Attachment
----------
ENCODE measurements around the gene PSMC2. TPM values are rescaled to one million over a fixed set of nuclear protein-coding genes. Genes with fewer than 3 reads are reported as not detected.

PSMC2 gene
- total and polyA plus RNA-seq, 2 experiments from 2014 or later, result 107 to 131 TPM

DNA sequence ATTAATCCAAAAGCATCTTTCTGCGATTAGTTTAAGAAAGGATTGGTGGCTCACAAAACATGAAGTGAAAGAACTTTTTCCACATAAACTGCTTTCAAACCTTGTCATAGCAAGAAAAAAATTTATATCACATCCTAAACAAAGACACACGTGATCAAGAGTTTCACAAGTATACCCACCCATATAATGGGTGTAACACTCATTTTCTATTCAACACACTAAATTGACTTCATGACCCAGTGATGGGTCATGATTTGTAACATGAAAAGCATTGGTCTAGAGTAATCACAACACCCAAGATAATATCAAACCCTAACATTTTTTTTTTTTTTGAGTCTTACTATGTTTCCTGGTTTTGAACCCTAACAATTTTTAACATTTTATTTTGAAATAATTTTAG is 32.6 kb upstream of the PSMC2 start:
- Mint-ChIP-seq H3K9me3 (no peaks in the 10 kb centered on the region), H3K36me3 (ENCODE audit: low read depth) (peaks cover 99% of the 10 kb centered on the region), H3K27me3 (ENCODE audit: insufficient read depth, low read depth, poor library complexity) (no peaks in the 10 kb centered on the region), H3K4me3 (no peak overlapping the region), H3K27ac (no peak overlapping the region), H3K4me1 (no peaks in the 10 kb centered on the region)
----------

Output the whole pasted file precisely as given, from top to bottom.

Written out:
ENCODE measurements around the gene PSMC2. TPM values are rescaled to one million over a fixed set of nuclear protein-coding genes. Genes with fewer than 3 reads are reported as not detected.

PSMC2 gene
- total and polyA plus RNA-seq, 2 experiments from 2014 or later, result 107 to 131 TPM

DNA sequence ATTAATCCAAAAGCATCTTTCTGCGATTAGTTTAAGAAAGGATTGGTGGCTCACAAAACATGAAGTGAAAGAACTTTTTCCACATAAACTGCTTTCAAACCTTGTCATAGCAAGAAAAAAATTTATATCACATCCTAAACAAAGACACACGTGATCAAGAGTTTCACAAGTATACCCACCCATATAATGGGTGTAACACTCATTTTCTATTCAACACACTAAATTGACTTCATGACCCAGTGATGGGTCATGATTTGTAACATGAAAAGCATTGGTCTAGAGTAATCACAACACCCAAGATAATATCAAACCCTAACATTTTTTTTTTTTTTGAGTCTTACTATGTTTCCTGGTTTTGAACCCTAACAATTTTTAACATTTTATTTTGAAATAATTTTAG is 32.6 kb upstream of the PSMC2 start:
- Mint-ChIP-seq H3K9me3 (no peaks in the 10 kb centered on the region), H3K36me3 (ENCODE audit: low read depth) (peaks cover 99% of the 10 kb centered on the region), H3K27me3 (ENCODE audit: insufficient read depth, low read depth, poor library complexity) (no peaks in the 10 kb centered on the region), H3K4me3 (no peak overlapping the region), H3K27ac (no peak overlapping the region), H3K4me1 (no peaks in the 10 kb centered on the region)